News Article
Site: http://phys.org/technology-news/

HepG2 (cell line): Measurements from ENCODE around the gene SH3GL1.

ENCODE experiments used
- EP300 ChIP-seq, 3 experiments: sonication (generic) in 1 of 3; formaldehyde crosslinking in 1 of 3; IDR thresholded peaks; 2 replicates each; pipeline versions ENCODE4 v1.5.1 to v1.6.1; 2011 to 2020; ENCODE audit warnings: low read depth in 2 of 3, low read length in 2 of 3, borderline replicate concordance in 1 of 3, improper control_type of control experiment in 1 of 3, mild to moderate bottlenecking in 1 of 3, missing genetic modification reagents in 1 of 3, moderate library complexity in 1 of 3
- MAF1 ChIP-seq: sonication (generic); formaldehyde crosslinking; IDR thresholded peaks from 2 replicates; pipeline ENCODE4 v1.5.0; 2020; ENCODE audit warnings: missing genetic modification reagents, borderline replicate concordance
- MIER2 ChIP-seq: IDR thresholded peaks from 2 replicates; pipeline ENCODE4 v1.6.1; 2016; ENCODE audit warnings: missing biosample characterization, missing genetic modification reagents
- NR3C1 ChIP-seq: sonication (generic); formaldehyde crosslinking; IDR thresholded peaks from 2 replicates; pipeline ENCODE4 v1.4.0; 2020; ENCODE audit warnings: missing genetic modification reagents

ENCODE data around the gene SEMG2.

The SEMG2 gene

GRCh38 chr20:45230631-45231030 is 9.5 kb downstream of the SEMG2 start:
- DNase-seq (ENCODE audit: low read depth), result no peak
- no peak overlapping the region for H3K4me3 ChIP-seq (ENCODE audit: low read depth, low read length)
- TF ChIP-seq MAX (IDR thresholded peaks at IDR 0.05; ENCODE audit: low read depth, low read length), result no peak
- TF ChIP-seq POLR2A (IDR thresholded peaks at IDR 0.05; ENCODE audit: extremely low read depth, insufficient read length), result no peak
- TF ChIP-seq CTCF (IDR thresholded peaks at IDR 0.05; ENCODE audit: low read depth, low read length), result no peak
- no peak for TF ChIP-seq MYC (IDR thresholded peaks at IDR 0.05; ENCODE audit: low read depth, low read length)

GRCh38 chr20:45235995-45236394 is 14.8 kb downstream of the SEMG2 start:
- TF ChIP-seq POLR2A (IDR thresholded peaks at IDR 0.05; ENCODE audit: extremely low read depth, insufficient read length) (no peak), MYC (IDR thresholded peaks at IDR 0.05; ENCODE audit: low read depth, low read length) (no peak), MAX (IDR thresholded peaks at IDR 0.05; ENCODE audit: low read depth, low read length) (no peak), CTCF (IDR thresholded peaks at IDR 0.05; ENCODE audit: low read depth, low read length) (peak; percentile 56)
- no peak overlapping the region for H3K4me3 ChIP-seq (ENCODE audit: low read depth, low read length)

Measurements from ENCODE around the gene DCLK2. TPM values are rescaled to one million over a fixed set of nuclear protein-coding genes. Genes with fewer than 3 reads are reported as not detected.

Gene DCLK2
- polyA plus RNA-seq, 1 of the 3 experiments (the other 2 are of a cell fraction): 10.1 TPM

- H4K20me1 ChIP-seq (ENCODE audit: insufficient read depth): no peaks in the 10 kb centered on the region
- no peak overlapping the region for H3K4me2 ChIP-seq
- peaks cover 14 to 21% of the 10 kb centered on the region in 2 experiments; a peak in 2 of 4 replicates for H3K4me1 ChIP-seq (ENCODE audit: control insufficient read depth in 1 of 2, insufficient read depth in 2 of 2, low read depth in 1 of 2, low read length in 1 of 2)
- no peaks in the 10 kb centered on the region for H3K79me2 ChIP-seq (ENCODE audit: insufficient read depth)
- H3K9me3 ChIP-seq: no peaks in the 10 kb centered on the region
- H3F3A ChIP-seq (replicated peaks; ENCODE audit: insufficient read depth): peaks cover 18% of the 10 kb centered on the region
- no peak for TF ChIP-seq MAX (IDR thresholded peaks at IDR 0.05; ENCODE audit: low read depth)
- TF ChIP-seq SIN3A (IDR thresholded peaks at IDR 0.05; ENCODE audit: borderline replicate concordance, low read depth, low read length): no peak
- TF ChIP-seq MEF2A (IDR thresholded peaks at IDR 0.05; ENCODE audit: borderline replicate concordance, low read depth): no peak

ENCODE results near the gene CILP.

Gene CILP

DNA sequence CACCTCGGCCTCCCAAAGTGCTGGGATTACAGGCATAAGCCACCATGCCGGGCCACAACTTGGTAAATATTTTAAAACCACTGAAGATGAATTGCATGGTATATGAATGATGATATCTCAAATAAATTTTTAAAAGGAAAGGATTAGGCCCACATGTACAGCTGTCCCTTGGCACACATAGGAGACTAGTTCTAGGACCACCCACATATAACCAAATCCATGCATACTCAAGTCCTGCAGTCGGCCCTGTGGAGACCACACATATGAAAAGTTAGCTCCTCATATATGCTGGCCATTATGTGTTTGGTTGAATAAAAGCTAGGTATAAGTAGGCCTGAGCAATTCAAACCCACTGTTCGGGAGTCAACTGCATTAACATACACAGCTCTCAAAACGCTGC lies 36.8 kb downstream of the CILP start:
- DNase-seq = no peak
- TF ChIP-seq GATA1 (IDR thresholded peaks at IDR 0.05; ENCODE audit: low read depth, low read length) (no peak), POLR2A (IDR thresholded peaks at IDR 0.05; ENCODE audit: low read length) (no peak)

Rather than welcoming the cash—equivalent to around five percent of its gross domestic product—the government has vowed to appeal the ruling, fearing an ever greatest cost to its economy and jobs. Finance Minister Michael Noonan said he disagreed "profoundly" with Brussels while Apple chief Tim Cook warned the ruling threatened jobs and investment in Europe. Cook said Apple, the world's most valuable company, was now in the "unusual position" of being asked to pay taxes to a government that says they are not due. But opposition politicians urged Ireland, which has suffered years of austerity following a painful recession during the eurozone, to take the Silicon Valley giant's cash. "EUR13bn Apple Tax could build 86,000 council houses. Shelter for Apple but none for the homeless," tweeted left-wing opposition politician Richard Boyd Barrett. More than seven out of 10 people in a national radio poll also thought that Dublin should take the money, piling pressure on the government. But Ireland has to weigh up the cash windfall against the potentially more long-term damage the ruling could do to its image as a low-tax place to do business. Multinationals with major operations in Ireland now employ more than 170,000 people—one in ten workers—and the corporate tax rate of 12.5 percent is one of the lowest in Europe. This corporate tax regime has been one of the cornerstones of its strategy for attracting inward investment and it has been spectacularly successful in doing so in recent years. With 5,000 workers and another 1,000 promised, Apple is the single biggest employer in Cork, Ireland's second-biggest city, and one of several US tech giants with their European hubs in Ireland. Although the case pertains solely to Apple, the tax practices of other Dublin-headquartered multinationals such as Google and Facebook have been heavily criticised internationally in recent years. On revenues of 12.4 billion euros in 2011, Google paid just 22 million euros in taxes in Ireland. Irish MEP Brian Hayes said he feared the ruling could damage Ireland's future ability to attract investment, although it will likely be welcomed in many European capitals, particularly in Paris. The Irish corporate tax rate has been widely criticised by Ireland's EU partners, while France is a leading critic of a race-to-the-bottom among EU member states to cut tax and social conditions to attract foreign investment. "I have no doubt this will cause significant reputational damage to the country and that is why the government must appeal this decision," Irish MEP Hayes told national broadcaster RTE. Investment house AJ Bell said in a note that the decision "could deter fresh investment by leading corporations, to the potential detriment of employment and income tax contributions". Apple was quick to point out that it invested in Ireland when the country was struggling economically. Cook noted that the company had opened its first facility in Cork in southwest Ireland in 1980 at a time when the area was beset by "high unemployment and extremely low economic investments". "Apple's leaders saw a community rich with talent and one they believed could accommodate growth if the company was fortunate enough to succeed," he said. "As our business has grown over the years, we have become the largest taxpayer in Ireland, the largest taxpayer in the United States, and the largest taxpayer in the world," he wrote. Meanwhile, one trader said that Britain, which voted to leave the EU in June, could end up being the beneficiary. "If Ireland cannot offer sweetheart deals within the EU, the City of London can perhaps offer something more appealing outside the bloc," said Neil Wilson from currency trader ETX Capital. Explore further: EU rejects US concerns of bias in company tax investigations